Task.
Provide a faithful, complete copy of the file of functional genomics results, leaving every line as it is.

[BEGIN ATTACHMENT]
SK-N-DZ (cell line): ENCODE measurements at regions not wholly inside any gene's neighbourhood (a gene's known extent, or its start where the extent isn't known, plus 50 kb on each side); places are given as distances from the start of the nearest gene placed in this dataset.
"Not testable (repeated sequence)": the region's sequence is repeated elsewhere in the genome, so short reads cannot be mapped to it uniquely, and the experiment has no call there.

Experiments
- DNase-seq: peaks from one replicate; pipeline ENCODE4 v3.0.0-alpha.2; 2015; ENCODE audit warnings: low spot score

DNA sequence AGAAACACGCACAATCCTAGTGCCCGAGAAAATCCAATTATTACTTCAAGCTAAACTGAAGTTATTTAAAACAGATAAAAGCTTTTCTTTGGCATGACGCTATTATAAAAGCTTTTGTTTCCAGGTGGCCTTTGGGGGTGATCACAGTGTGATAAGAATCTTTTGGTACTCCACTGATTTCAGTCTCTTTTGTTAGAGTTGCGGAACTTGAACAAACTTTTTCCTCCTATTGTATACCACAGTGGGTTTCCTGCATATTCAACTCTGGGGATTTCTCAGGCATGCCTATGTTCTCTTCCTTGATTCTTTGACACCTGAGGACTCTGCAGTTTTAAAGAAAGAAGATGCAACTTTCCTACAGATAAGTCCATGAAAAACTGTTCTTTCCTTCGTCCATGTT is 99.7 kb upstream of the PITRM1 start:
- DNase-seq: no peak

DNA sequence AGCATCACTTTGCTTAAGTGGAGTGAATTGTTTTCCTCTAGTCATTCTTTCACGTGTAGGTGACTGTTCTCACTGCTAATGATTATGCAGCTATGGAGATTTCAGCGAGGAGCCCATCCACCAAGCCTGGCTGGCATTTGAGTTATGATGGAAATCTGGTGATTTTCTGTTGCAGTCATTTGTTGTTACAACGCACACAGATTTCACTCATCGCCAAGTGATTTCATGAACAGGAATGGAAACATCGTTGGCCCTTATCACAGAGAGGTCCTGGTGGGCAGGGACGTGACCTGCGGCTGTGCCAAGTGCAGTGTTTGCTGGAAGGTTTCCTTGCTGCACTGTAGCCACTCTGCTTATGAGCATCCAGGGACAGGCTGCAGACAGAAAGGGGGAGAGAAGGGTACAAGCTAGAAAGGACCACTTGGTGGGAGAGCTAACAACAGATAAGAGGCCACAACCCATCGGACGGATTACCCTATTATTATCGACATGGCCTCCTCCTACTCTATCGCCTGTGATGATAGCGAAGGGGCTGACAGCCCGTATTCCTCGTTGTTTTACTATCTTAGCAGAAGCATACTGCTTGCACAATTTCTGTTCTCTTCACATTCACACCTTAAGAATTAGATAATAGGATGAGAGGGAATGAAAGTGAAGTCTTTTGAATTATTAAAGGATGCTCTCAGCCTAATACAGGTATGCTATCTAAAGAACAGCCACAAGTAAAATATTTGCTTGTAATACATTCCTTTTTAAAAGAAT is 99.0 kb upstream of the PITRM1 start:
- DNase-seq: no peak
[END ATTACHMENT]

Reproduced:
SK-N-DZ (cell line): ENCODE measurements at regions not wholly inside any gene's neighbourhood (a gene's known extent, or its start where the extent isn't known, plus 50 kb on each side); places are given as distances from the start of the nearest gene placed in this dataset.
"Not testable (repeated sequence)": the region's sequence is repeated elsewhere in the genome, so short reads cannot be mapped to it uniquely, and the experiment has no call there.

Experiments
- DNase-seq: peaks from one replicate; pipeline ENCODE4 v3.0.0-alpha.2; 2015; ENCODE audit warnings: low spot score

DNA sequence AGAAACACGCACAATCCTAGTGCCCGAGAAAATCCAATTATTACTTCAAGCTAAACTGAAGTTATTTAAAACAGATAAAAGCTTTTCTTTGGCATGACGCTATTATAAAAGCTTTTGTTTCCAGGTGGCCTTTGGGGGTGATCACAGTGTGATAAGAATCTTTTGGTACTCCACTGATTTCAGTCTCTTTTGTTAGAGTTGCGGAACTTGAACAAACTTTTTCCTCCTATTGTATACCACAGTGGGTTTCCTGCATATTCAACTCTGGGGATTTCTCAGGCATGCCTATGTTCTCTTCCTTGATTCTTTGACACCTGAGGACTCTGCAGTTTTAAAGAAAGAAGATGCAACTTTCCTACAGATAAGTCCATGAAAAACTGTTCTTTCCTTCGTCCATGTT is 99.7 kb upstream of the PITRM1 start:
- DNase-seq: no peak

DNA sequence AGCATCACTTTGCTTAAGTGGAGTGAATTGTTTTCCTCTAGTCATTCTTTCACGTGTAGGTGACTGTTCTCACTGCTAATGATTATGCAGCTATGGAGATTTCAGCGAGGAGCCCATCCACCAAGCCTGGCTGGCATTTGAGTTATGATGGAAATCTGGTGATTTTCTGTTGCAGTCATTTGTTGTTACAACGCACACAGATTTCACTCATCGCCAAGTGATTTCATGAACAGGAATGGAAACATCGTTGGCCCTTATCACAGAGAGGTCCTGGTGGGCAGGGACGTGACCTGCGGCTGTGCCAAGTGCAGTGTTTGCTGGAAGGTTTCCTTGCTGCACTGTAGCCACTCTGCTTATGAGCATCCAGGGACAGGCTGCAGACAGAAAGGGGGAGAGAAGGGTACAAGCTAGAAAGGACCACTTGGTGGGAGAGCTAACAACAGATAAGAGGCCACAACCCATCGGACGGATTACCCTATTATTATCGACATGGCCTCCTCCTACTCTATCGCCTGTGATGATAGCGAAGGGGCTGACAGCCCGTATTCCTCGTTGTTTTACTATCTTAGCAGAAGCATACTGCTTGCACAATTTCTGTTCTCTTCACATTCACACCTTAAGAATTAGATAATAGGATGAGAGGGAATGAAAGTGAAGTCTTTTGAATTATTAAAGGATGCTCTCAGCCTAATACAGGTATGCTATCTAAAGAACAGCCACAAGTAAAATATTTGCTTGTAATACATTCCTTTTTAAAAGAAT is 99.0 kb upstream of the PITRM1 start:
- DNase-seq: no peak